Guillermo del Toro is an ingenious crafter of dioramas, of which The Shape of Water, a Cold War-era drama tinged with elements of the paranormal, is no exception. Yet where Crimson Peak’s clutter of dilapidated, rotting luxury felt like the jumping-off point for the Mexican filmmaker’s imagination to run amok, here del Toro appears restrained by the concrete and steel of an underground research facility. The setting yields an inherent coldness that the film must work to overcome, and for the first time in his career, del Toro visibly struggles to reconcile his premise with its execution.
The film’s protagonist, Eliza (Sally Hawkins), is a mute woman who works as a cleaner in a classified government laboratory. Del Toro establishes her loneliness via montages of her daily routine that show her boiling eggs, swabbing floors, and, in the most obvious giveaway of her emotional state, vigorously masturbating each morning inside a bathtub. Limited in communication to signing with her co-worker, Zelda (Octavia Spencer), and neighbor, Giles (Richard Jenkins), Eliza largely keeps to herself, rarely making eye contact with superiors and expressing herself only in private.
Eliza’s routine is upended when the facility receives a new asset, a merman-like creature (Doug Jones) from South America whose ability to breathe on land and in water offers possibilities for scientists looking to give an edge to astronauts in the space race. The scientists regard the beast with fascination, and security head Colonel Strickland (Michael Shannon) shocks and prods it with revulsion, but Eliza finds a kindred spirit in the mute creature, feeding it her boiled eggs and teaching it rudimentary sign language.
Jones, long a muse for del Toro’s monster designs, brings all his usual gestural charms to his part. He gives the beast the timid but curious attitude of a cat, nervously approaching and darting back from Eliza in their early interactions. The creature responds to food with childlike glee, face brightening after biting into an egg and bobbing its head warmly toward its new friend. Hawkins, herself miming Eliza’s relationship with the world, expresses an immediate interest in the creature, gingerly caressing its tank and gazing pityingly over the wounds left by its interrogators.
The Shape of Water’s setting yields an inherent coldness that Guillermo del Toro must work to overcome.
The two characters work as radically different beings finding a shared connection in their respective isolation, but the romance that blossoms between them throughout The Shape of Water seems born only of narrative inevitability. While Jones is able to convey intelligence and cognition as the creature, he struggles to realistically suggest actual, physical longing without ignoring the innocent, almost childlike nature of the monster’s early interactions with others. There’s no sense of evolution to the creature’s relationship with Eliza because she so quickly falls for it, and watching the two be intimate is like watching a child smush the faces of dolls together while making kissing noises. The fewest steps possible are taken to lead them toward romance, which leaves the story feeling like an afterthought.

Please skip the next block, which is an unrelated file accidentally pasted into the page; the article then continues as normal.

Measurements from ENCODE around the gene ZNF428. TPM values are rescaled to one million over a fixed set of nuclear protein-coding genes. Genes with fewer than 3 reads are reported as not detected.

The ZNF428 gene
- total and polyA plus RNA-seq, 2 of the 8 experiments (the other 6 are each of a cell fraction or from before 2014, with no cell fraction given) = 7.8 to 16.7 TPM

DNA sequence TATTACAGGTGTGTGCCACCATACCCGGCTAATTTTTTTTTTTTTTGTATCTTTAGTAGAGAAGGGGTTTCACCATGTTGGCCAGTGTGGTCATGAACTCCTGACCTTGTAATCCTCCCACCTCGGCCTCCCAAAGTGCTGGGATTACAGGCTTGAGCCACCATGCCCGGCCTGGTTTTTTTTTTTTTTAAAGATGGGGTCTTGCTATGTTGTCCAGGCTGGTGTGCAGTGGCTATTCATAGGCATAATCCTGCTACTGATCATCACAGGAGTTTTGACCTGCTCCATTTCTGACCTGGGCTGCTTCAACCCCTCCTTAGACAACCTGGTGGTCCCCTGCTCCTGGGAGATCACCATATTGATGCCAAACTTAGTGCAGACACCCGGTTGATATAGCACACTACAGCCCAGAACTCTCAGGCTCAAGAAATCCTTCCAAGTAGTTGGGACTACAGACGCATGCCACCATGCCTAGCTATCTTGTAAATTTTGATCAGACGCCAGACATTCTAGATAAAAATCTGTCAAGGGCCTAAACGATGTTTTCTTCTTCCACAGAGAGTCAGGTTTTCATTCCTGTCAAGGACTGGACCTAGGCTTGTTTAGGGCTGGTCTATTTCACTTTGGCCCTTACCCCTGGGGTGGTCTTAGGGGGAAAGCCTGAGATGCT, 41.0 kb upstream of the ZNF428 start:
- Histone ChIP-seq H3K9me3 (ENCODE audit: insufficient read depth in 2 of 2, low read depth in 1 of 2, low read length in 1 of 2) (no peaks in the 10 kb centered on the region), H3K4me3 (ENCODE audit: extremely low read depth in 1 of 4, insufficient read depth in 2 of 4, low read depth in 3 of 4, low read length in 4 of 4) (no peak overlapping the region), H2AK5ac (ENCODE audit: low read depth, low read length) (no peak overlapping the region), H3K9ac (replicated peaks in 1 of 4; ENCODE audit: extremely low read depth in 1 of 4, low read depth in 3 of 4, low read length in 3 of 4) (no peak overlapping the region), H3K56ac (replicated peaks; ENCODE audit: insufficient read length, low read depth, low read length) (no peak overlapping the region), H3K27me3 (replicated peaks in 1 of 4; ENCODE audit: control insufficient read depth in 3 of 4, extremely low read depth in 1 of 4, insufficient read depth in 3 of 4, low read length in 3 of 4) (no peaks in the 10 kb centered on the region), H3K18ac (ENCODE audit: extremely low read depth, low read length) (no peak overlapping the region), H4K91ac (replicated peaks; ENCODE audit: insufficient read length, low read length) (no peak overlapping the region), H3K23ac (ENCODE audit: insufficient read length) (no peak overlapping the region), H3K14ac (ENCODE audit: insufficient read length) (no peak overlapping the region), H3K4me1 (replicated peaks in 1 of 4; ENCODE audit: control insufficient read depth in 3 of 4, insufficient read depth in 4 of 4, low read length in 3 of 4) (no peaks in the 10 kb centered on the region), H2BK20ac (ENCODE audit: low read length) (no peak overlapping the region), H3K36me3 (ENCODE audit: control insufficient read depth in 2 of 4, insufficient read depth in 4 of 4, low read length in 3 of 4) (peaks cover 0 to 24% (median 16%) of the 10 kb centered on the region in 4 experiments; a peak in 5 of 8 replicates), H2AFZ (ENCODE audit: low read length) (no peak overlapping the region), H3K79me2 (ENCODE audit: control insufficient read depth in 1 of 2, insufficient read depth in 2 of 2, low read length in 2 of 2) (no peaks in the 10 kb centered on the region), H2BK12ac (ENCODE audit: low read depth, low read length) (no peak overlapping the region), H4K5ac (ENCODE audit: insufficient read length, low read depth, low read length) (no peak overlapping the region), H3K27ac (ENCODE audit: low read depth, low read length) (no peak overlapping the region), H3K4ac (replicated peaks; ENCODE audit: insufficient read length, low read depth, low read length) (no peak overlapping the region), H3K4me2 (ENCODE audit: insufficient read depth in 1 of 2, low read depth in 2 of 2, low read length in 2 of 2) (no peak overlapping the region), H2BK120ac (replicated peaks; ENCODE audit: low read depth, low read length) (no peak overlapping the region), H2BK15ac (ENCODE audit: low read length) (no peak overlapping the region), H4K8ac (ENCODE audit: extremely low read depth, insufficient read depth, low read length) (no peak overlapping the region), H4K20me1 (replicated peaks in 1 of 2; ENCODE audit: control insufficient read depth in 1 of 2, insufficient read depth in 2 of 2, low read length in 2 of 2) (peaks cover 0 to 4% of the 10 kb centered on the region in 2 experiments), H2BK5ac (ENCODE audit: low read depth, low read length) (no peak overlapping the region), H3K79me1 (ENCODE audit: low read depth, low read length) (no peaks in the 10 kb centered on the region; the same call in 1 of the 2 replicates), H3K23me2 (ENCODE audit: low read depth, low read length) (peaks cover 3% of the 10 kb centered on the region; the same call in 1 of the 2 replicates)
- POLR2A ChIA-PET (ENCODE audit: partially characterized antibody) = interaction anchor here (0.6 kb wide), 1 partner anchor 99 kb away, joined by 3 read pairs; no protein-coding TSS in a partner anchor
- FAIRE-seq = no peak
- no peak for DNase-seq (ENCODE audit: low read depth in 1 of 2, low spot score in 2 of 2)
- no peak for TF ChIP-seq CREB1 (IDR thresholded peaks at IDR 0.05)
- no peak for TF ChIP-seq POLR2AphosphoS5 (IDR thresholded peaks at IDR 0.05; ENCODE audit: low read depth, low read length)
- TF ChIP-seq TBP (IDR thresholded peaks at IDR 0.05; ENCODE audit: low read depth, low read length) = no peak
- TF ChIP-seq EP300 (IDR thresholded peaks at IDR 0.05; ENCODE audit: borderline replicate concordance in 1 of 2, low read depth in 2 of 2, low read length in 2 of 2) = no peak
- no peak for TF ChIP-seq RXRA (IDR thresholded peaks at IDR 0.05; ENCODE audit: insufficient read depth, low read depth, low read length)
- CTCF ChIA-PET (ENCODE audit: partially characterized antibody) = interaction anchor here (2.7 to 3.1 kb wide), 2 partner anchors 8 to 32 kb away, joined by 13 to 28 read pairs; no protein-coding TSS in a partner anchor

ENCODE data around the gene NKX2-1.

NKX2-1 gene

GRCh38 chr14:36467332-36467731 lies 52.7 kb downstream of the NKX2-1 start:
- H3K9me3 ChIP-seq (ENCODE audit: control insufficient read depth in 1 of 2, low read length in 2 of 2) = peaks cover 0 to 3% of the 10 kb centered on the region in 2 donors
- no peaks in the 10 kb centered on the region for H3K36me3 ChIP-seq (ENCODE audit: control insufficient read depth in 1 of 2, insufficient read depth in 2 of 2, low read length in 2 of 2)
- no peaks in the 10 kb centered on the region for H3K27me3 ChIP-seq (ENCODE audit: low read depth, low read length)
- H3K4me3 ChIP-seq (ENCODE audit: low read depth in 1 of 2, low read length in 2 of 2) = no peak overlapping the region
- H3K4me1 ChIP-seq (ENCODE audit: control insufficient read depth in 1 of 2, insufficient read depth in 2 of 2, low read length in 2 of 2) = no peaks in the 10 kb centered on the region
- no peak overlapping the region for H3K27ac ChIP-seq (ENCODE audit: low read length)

The film’s supporting characters also feel stunted, with most never stretching outside their simplest traits. Shannon cannot help but steal every scene he has with his wild-eyed menace, but Strickland exists mostly as a collection of tics: chewing hard candy, spouting religious proclamations, and reveling in the authority given to him over egghead scientists and the women who clean the facility. Even Michael Stuhlbarg, whose Dr. Hoffstetler secretly reports to the Russians while also expressing genuine care for the creature, is locked into a role that never changes once established, placing him well within strict genre guidelines as a nominal bad guy with a good heart.
Zelda’s race and Giles’s closeted sexuality offer preliminary character sketches that are never deepened or explored. Del Toro has defended the use of genre fiction as an ideal platform for making sociopolitical statements, but these characters’ apprehension over navigating a world hostile to them only reinforces The Shape of Water’s broad theme of loneliness. The film is undoubtedly beautiful on the surface, with a palette of sea-foam greens that lend an aquatic element to the sets and generate a magical mood that’s otherwise absent from what should be one of del Toro’s most fantastical movies. Never before has one of his works so blatantly showed the strings holding the narrative together, and the result is a predetermined work that lacks nearly all of the élan of his classic features.
The Toronto International Film Festival runs from September 7–17.